Occasionally, I browse some of the internet photographic forums to maybe see what’s new, maybe pick up a tip, or an idea or two.
Naturally, when you mix humans posting anonymously, you’re going to get various conflicts like ‘my junk is better than your junk’….’I’m smarter than you’….’Oh yeah? post some pictures, and let’s see just how good your shit is, there slick!’
I can’t be bothered getting involved. Most of the time it involves people that really don’t know what they’re talking about, or people that think because they’ve got expensive gear, they’re somehow amazing photographers -even though they’ve only been taking pictures for 6 months.
Recently, the morons out there have something else to express their stupidity with: Covid-19. Every time there’s some unforseen natural disaster, pandemic, or anything big, and out of the usual event, these internet experts (and yeah, I’m looking at you America. You guys have the most money, ergo, the most to lose; and all that cabbage gives a lot of you more free time to waste spouting bullshit online than anyone else on the planet -mind you, Canada, The UK, and other ‘first world nations aren’t that far behind.) are happy to ratchet up the fear-mongering with their asinine predictions, and poorly sourced -or not at all sourced- statistics.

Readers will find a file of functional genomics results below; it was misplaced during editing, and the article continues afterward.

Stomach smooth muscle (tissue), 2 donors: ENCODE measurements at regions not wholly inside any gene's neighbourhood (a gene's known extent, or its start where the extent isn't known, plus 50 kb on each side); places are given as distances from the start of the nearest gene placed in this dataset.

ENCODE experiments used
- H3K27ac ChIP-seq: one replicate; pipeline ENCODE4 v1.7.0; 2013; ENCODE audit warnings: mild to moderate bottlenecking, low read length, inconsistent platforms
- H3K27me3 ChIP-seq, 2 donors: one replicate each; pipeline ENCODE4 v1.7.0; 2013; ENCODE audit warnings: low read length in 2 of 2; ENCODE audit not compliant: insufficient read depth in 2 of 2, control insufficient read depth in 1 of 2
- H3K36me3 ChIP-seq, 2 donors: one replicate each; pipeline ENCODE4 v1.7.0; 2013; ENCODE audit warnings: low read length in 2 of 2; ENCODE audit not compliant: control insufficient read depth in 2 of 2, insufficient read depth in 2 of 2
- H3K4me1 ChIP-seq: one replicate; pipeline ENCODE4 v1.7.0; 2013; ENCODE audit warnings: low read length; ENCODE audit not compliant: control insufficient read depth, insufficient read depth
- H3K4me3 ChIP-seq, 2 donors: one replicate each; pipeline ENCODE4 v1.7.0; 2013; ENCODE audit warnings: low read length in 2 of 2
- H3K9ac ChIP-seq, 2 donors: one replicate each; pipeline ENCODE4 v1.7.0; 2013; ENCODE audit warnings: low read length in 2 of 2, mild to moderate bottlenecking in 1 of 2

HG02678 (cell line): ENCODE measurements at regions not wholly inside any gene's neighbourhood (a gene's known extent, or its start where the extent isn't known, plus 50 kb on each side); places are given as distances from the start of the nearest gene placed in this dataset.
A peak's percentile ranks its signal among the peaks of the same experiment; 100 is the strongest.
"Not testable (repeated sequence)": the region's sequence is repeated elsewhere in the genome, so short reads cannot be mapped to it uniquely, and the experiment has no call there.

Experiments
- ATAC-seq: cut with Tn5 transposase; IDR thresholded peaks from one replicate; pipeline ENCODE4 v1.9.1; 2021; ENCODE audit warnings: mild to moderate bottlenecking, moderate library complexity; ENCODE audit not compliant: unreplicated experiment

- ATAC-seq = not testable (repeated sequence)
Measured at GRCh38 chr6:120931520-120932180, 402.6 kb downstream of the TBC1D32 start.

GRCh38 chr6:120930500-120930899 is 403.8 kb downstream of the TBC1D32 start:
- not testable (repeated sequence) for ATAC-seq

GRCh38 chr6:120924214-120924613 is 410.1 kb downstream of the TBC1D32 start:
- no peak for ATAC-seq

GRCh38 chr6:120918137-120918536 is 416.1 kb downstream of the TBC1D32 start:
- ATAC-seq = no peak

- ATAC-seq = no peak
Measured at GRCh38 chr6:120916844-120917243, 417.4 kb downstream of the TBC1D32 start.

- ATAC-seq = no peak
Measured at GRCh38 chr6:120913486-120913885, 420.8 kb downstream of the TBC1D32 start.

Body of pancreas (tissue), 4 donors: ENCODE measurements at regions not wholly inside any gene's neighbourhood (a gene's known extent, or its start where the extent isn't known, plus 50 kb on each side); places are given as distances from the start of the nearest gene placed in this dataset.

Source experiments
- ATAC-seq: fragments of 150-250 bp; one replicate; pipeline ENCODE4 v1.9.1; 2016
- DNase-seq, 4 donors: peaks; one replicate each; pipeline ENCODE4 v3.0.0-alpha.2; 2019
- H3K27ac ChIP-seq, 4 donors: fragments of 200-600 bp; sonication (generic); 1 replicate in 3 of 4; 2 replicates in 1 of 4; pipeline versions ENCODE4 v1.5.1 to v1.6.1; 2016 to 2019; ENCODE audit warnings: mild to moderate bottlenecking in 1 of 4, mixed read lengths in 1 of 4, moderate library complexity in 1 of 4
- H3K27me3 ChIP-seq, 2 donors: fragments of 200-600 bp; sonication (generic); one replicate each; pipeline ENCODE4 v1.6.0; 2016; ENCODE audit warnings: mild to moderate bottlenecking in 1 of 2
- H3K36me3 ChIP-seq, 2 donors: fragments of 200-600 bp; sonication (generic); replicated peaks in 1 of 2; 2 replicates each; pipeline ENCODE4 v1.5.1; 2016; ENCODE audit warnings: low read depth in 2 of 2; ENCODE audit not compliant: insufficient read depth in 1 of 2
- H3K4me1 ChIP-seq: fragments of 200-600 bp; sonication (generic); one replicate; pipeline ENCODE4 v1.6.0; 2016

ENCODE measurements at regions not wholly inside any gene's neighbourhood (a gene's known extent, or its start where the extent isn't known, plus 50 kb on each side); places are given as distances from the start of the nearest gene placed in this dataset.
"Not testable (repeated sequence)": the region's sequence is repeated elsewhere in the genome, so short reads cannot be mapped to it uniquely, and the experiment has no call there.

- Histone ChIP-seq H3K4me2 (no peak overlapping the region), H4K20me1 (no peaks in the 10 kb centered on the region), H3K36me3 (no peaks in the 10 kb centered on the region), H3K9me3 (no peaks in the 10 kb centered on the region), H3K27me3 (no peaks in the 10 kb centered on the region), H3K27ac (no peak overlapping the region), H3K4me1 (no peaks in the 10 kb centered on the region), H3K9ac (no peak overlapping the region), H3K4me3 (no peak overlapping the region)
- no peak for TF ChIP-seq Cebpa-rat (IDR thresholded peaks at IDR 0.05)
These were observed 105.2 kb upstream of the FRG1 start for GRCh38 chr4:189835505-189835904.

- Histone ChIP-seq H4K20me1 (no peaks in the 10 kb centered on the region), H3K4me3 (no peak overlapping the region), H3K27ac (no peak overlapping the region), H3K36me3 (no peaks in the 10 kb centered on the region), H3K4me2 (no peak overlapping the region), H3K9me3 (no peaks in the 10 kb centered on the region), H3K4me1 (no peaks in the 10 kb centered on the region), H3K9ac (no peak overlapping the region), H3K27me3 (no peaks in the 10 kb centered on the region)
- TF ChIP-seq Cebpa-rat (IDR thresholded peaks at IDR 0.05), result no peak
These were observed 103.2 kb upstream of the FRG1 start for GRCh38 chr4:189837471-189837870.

Chernobyl disaster? ‘I’m loading up my kids with iodine tablets to keep them safe. Fukushima Daiichi nuclear disaster? ‘Holy shit! We’re only 10,000Km from that clusterfuck! Load up the basement with bottled water, dry goods, ammo, and cheap whiskey, Myrtle. This could be IT!’
SARS, Y2K, 911…. How the fuck did we manage to dodge those shitstorms? ‘Uh… I’dunno… Commonsense? Keeping cool?